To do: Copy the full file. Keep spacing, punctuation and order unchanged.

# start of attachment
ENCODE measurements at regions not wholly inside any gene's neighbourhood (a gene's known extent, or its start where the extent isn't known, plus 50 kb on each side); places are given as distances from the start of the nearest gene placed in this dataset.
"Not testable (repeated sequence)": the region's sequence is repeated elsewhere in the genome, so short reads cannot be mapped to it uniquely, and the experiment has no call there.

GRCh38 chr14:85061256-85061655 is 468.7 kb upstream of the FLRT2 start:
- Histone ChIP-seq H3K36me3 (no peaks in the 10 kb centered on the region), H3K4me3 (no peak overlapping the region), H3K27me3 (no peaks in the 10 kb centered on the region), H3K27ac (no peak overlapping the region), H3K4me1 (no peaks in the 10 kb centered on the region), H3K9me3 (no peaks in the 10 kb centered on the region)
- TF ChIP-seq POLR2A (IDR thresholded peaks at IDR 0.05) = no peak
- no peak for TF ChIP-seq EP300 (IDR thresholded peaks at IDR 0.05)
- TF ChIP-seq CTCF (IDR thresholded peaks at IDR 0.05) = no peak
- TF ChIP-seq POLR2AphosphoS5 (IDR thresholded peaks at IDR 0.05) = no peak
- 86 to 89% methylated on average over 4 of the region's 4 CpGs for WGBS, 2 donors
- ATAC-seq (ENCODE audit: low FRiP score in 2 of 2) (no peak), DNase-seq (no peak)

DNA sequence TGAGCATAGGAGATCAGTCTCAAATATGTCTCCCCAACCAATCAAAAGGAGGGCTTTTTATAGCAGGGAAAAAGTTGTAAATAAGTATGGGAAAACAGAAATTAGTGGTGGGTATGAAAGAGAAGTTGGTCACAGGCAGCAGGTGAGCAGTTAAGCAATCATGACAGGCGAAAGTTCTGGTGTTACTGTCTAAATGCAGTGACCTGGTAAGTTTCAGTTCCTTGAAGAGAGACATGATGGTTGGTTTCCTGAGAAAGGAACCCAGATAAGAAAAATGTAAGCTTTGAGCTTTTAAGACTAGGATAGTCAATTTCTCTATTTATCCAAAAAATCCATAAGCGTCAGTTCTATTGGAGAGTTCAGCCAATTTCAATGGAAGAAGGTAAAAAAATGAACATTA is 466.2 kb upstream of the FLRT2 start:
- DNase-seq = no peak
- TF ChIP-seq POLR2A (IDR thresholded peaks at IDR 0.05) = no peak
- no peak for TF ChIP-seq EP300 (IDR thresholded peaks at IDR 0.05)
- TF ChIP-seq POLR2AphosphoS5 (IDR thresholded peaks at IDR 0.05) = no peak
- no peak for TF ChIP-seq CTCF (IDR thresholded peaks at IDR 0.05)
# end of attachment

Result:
ENCODE measurements at regions not wholly inside any gene's neighbourhood (a gene's known extent, or its start where the extent isn't known, plus 50 kb on each side); places are given as distances from the start of the nearest gene placed in this dataset.
"Not testable (repeated sequence)": the region's sequence is repeated elsewhere in the genome, so short reads cannot be mapped to it uniquely, and the experiment has no call there.

GRCh38 chr14:85061256-85061655 is 468.7 kb upstream of the FLRT2 start:
- Histone ChIP-seq H3K36me3 (no peaks in the 10 kb centered on the region), H3K4me3 (no peak overlapping the region), H3K27me3 (no peaks in the 10 kb centered on the region), H3K27ac (no peak overlapping the region), H3K4me1 (no peaks in the 10 kb centered on the region), H3K9me3 (no peaks in the 10 kb centered on the region)
- TF ChIP-seq POLR2A (IDR thresholded peaks at IDR 0.05) = no peak
- no peak for TF ChIP-seq EP300 (IDR thresholded peaks at IDR 0.05)
- TF ChIP-seq CTCF (IDR thresholded peaks at IDR 0.05) = no peak
- TF ChIP-seq POLR2AphosphoS5 (IDR thresholded peaks at IDR 0.05) = no peak
- 86 to 89% methylated on average over 4 of the region's 4 CpGs for WGBS, 2 donors
- ATAC-seq (ENCODE audit: low FRiP score in 2 of 2) (no peak), DNase-seq (no peak)

DNA sequence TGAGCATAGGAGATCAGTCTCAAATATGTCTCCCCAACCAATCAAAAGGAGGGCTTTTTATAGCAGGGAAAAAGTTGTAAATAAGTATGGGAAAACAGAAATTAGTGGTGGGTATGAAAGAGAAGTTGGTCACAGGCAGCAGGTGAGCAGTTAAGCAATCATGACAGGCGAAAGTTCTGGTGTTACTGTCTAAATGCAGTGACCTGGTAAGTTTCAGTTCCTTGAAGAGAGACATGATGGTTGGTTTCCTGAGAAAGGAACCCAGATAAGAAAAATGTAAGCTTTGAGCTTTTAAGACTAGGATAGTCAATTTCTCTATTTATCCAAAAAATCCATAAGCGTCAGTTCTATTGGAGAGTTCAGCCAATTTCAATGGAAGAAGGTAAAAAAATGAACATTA is 466.2 kb upstream of the FLRT2 start:
- DNase-seq = no peak
- TF ChIP-seq POLR2A (IDR thresholded peaks at IDR 0.05) = no peak
- no peak for TF ChIP-seq EP300 (IDR thresholded peaks at IDR 0.05)
- TF ChIP-seq POLR2AphosphoS5 (IDR thresholded peaks at IDR 0.05) = no peak
- no peak for TF ChIP-seq CTCF (IDR thresholded peaks at IDR 0.05)